I wanted to share an article of mine that was published on the Outdoor Photographer Magazine website.
National Parks Pro Guide
Tips and insights on where to go inside some of our most popular national parks
Acadia National Park, Maine
Magic Of Acadia
Magic Of Acadia
Summer is my favorite time to visit Acadia National Park. Air temperatures are warm and the days are long, providing for many hours of photo shooting and recreation. Acadia is famous for its seascapes. While there are many elements of nature to photograph in Acadia, the seascapes are out of this world. Many shots are easily accessible via a short walk or drive, yet speak of timeless places and raw beauty untouched by the hand of man. Plan your trip using moon and tide charts. A full moon adds a dynamic and magical element to your photos. "Magic of Acadia" is a photo of the moon rising over the Atlantic. Taken the day before the full moon, the time is right for the moon and surrounding light to be in the same tonal range. This shot was taken with a Nikon D7000 with a Nikon 12-24mm ƒ/4 lens and 800 ISO. Exposure was 30 seconds shot at ƒ/16. This photo was taken almost at full darkness. With such a long exposure, you can capture the moon beams on the water and motion blur of the water. Shooting at such times, one is on the cusp of daylight and darkness, and one can shoot in almost total darkness. It's a magical time to be taking photos and experiencing life!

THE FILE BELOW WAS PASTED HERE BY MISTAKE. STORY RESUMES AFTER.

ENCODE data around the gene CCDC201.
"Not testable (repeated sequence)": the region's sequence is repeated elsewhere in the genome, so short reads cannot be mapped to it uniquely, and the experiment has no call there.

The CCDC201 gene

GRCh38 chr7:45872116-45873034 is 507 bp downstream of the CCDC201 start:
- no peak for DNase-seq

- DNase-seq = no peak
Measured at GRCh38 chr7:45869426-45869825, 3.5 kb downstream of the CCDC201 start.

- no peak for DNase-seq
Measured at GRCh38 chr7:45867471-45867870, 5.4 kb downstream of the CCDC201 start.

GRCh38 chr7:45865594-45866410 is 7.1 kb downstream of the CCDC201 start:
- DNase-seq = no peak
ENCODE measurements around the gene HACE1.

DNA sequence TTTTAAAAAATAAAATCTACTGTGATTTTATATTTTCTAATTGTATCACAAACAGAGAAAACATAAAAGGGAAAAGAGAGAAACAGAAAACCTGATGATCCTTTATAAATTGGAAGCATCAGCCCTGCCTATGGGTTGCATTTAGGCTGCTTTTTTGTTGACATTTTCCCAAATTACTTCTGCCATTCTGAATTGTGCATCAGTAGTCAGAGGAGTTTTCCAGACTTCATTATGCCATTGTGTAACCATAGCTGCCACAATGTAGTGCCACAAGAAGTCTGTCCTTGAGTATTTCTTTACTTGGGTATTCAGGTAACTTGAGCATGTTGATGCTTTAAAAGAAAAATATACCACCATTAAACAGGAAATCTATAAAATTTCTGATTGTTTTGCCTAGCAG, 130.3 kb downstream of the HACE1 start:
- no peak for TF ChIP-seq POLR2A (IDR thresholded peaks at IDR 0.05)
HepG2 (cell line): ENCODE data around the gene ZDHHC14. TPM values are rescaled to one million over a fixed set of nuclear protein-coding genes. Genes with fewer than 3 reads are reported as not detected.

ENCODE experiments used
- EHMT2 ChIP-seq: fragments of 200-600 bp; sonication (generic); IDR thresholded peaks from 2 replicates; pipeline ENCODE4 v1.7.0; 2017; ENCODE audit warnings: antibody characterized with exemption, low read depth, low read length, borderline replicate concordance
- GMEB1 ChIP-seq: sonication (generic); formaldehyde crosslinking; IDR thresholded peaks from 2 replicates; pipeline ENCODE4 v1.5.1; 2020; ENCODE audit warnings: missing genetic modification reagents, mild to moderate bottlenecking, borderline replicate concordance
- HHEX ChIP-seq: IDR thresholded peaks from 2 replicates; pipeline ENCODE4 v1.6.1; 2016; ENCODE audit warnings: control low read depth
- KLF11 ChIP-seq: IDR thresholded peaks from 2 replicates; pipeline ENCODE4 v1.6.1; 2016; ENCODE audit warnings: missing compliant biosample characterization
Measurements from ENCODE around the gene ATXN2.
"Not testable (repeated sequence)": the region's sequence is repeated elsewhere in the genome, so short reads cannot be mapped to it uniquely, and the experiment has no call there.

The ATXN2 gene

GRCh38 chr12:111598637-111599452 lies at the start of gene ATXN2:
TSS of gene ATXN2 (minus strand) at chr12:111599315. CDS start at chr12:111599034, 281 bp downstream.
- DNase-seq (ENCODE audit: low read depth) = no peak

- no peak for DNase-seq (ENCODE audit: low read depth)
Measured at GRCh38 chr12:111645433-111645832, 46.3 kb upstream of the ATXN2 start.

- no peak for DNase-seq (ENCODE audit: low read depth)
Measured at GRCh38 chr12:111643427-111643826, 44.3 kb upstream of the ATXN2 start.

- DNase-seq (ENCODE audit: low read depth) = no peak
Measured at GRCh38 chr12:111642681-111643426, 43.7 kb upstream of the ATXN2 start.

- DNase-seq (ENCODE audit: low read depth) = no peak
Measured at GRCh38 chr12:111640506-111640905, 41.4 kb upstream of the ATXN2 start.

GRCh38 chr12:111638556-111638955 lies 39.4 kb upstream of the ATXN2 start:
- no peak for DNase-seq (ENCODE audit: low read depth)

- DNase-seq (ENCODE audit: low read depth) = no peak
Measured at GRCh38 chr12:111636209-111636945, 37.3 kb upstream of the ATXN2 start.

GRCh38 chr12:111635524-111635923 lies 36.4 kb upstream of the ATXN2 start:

Summer is the most popular time to visit Acadia so be prepared for lots of people. At the same time, I do most of my shooting in the early mornings and early evenings when the coast and roads are quiet. Often, it's just me, the sea and sound of the waves crashing upon the rocks. This photo "Awakening" is an example of the amazing sunrise seascape photos that can be taken at Acadia. The Park Loop Road between Sand Beach and Otter Point provides unlimited seascape shots and sunrise photos. This shot was taken at approximately 5:00 a.m. For these morning shots, I usually get up at 4:00 a.m. to get the coast by 4:30 in the dark and ready to shoot as the sky just starts to turn light. Make sure to have a flashlight. You'll need it to scramble over the rocks to the coast in the dark.
Accommodations can be made at the Blackwoods Campground for a short drive to the coast or at hotels in Bar Harbor. This photo was taken with a Nikon D7000 and a Nikon 12-24 ƒ/4 wide-angle lens. Exposure time was 1 second at ƒ/18 with ISO 100. Split neutral-density filters are a must, as well as polarizing filters, a tripod and a cable release or remote.